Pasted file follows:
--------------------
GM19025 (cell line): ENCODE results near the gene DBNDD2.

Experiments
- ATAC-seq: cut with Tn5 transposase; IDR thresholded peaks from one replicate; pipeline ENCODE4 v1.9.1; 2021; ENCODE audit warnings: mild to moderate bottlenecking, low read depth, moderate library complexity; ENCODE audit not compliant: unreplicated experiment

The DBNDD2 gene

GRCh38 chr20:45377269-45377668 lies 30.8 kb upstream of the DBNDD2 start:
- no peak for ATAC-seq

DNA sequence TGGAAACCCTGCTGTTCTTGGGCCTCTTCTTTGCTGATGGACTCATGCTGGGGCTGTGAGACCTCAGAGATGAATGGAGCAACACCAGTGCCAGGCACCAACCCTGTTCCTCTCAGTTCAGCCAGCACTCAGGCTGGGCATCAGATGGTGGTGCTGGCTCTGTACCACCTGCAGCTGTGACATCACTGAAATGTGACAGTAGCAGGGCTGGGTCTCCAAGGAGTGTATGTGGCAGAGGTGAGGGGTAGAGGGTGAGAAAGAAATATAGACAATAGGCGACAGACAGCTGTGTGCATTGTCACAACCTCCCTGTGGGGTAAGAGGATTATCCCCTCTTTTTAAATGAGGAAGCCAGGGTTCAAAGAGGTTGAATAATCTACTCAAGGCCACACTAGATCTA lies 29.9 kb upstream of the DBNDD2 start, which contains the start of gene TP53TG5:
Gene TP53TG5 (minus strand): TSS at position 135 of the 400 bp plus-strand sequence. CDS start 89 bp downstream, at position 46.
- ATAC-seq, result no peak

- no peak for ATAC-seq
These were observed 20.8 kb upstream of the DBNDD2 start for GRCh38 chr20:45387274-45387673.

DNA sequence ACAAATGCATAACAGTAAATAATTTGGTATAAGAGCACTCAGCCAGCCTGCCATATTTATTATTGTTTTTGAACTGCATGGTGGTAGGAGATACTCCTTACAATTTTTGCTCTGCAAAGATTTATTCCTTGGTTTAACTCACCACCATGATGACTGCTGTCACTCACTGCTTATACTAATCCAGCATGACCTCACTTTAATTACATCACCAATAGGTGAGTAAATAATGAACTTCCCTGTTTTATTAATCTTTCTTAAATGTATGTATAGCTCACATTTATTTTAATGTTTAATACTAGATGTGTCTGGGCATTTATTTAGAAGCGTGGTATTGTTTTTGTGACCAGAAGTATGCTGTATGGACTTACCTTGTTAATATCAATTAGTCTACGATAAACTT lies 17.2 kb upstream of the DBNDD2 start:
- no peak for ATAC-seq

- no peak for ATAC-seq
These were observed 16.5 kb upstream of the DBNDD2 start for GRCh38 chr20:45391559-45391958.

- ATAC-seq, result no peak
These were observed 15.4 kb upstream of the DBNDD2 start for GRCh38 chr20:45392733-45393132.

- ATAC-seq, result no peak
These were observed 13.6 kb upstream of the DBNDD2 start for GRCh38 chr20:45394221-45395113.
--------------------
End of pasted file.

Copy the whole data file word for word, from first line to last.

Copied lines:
GM19025 (cell line): ENCODE results near the gene DBNDD2.

Experiments
- ATAC-seq: cut with Tn5 transposase; IDR thresholded peaks from one replicate; pipeline ENCODE4 v1.9.1; 2021; ENCODE audit warnings: mild to moderate bottlenecking, low read depth, moderate library complexity; ENCODE audit not compliant: unreplicated experiment

The DBNDD2 gene

GRCh38 chr20:45377269-45377668 lies 30.8 kb upstream of the DBNDD2 start:
- no peak for ATAC-seq

DNA sequence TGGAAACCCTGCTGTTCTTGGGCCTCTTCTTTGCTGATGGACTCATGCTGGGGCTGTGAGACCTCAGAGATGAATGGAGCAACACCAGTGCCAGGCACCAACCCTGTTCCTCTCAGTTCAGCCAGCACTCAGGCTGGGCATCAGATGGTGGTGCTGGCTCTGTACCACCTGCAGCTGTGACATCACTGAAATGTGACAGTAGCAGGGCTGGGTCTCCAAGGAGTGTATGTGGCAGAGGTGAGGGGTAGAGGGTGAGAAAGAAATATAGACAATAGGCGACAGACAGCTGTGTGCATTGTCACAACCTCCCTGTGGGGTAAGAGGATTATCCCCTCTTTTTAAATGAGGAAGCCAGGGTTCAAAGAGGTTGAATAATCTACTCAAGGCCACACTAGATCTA lies 29.9 kb upstream of the DBNDD2 start, which contains the start of gene TP53TG5:
Gene TP53TG5 (minus strand): TSS at position 135 of the 400 bp plus-strand sequence. CDS start 89 bp downstream, at position 46.
- ATAC-seq, result no peak

- no peak for ATAC-seq
These were observed 20.8 kb upstream of the DBNDD2 start for GRCh38 chr20:45387274-45387673.

DNA sequence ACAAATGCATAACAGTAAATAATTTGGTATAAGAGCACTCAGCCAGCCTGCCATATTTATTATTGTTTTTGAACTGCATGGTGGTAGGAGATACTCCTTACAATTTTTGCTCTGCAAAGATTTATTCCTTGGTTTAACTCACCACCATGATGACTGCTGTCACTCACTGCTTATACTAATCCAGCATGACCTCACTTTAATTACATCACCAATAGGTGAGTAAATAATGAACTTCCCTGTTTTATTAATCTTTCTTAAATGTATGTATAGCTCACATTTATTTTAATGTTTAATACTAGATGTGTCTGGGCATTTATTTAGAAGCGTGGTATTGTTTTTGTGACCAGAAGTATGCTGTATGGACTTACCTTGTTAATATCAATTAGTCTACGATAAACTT lies 17.2 kb upstream of the DBNDD2 start:
- no peak for ATAC-seq

- no peak for ATAC-seq
These were observed 16.5 kb upstream of the DBNDD2 start for GRCh38 chr20:45391559-45391958.

- ATAC-seq, result no peak
These were observed 15.4 kb upstream of the DBNDD2 start for GRCh38 chr20:45392733-45393132.

- ATAC-seq, result no peak
These were observed 13.6 kb upstream of the DBNDD2 start for GRCh38 chr20:45394221-45395113.